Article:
Enduring effects of juvenile social isolation on physiological properties of medium spiny neurons in nucleus accumbens
Juvenile social isolation (SI) and neglect is associated with a wide range of psychiatric disorders. While dysfunction of the corticolimbic pathway is considered to link various abnormal behaviors in SI models of schizophrenia, the enduring effects of early social deprivation on physiological properties of medium spiny neurons (MSNs) in nucleus accumbens (NAc) are not well understood.
This study investigated the impacts of juvenile SI on locomotor activity to methamphetamine (METH) and neurophysiological characteristics of MSNs in the core of NAc.
Socially isolated C57BL/6 mice experienced single housing for 4 weeks on postnatal day (PND) 21. The locomotor response to METH (1.0 mg/kg) was observed in both socially isolated and group-housed mice at PND 56. The effects of juvenile SI on the excitatory synaptic events in MSNs and the intrinsic excitability of MSNs in NAc core were investigated in other batches during PND 63–70.
Socially isolated mice showed locomotor hypersensitivity to METH, although the expression of locomotor sensitization to METH in socially isolated mice was not different from group-housed mice. The recordings from MSNs of SI-reared mice exhibited higher frequency and smaller amplitude of miniature/spontaneous excitatory postsynaptic current than those from group-reared mice. Moreover, SI resulted in increased intrinsic excitability of MSNs in adult mice.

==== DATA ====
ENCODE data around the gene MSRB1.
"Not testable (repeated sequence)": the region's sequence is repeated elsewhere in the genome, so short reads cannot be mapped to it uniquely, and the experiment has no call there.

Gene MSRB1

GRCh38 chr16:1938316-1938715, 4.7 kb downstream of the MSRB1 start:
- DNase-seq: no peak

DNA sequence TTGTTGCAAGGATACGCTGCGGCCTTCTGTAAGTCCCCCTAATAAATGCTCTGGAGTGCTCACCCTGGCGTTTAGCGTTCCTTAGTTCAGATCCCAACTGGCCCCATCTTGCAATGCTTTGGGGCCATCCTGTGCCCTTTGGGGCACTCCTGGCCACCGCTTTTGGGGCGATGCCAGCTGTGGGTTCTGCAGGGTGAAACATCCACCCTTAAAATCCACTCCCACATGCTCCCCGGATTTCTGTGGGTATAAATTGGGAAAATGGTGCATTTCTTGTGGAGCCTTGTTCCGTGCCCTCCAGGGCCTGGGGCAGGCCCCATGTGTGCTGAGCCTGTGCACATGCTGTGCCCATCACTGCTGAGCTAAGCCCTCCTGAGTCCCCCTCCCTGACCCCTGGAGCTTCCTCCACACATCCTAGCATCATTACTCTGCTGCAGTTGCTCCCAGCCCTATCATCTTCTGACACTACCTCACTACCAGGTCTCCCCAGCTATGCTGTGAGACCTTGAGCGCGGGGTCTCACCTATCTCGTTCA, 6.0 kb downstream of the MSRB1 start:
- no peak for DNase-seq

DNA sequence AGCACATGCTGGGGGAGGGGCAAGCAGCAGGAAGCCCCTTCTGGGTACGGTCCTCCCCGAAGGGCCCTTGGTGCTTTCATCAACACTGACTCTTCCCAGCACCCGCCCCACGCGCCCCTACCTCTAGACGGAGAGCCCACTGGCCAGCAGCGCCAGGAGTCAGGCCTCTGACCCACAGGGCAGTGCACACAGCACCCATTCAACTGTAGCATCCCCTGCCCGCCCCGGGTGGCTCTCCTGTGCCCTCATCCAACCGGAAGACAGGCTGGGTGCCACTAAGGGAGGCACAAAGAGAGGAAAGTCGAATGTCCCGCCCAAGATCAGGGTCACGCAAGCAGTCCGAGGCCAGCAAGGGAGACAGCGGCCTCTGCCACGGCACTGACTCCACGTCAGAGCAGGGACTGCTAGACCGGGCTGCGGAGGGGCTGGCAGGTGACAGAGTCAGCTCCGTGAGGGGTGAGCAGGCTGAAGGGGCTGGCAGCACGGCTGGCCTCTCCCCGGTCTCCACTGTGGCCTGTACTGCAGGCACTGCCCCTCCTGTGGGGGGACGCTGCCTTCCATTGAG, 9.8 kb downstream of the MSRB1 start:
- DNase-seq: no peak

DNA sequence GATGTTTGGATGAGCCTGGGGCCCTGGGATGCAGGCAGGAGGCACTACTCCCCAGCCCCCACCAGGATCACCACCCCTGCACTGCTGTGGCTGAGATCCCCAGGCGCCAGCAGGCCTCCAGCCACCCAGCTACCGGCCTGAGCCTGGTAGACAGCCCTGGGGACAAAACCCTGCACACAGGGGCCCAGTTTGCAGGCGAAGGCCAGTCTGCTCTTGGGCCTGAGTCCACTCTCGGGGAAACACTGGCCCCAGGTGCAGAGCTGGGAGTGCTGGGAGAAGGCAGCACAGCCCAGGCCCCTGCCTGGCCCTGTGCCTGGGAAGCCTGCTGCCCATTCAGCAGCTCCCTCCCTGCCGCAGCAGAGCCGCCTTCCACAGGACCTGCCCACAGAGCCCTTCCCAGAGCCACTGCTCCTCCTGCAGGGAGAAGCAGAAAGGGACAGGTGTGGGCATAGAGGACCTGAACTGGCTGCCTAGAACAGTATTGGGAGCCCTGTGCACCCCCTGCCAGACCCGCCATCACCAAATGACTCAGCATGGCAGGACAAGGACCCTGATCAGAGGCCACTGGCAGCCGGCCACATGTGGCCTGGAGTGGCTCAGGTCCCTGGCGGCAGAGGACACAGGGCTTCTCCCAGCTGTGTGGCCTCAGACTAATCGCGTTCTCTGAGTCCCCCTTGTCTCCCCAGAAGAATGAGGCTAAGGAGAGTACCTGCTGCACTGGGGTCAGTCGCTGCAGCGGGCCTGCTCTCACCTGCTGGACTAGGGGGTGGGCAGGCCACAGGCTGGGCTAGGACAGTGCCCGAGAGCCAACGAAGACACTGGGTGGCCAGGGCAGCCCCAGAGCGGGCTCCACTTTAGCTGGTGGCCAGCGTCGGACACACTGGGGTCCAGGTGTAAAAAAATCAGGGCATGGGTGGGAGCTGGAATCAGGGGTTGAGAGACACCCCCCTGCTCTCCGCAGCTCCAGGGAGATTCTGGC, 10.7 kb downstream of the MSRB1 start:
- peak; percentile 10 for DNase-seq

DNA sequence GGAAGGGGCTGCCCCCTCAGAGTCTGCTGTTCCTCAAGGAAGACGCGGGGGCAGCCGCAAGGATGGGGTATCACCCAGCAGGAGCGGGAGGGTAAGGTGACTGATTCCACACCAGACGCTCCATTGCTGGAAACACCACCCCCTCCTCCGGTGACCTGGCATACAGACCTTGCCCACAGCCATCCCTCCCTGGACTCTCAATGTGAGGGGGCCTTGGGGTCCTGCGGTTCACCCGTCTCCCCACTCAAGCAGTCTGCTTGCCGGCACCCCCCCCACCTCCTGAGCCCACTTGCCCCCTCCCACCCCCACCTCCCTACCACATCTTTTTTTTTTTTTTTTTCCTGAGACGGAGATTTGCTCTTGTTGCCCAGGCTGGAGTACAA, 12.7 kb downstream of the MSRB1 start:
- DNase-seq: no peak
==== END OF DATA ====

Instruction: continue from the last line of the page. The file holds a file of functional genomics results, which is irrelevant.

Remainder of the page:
These results demonstrate neuronal hyperactivity in the NAc of socially isolated mice, which could contribute to locomotor hypersensitivity to METH. Furthermore, the findings indicate a biological link between early negative life events and the vulnerability to psychostimulant-induced psychosis in adulthood.
KeywordsSocial isolation Locomotor activity Nucleus accumbens Neuronal excitability
Medium spiny neurons
Excitatory postsynaptic currents
We thank Lan-Yuan Zhang for technical assistance and He-Jia Jang, Si-Yu Yang and Teng Wu for assistance with pilot experiments conducted during an undergraduate research internship. We appreciate Dr. C. Benjamin Naman (Ningbo University – China and University of California, San Diego – USA) for critical reading and linguistic editing of the manuscript.
Xiao-Qin Zhang and Hao-Wei Shen designed the experiments. Xiao-Qin Zhang and Zhi-Peng Yu performed the electrophysiological experiments. Yu Ling and Qi-Qi Zhao performed behavioral experiments. Xiao-Qin Zhang and Zhong-Yu Zhang performed the data analysis. Xiao-Qin Zhang and Hao-Wei Shen wrote the manuscript.
This research was financially supported by the National Key R&D Program of China (Grant 2017YFC0803605), the Natural Science Foundation of China (Grant 31571094), the Natural Science Foundation of Ningbo (Grant 2018A610289), and the K. C. Wong Magna Fund in Ningbo University.
The above funds paid for expenses related to research including supplies and personnel costs.
Compliance with ethical standards
All procedures were conducted in accordance with the National Institutes of Health Guide for the Care and Use of Laboratory Animals, and these were approved by the Animal Care and Use Committees of Ningbo University, China.
Conflict of interest
All authors declare that they have no conflicts of interest.
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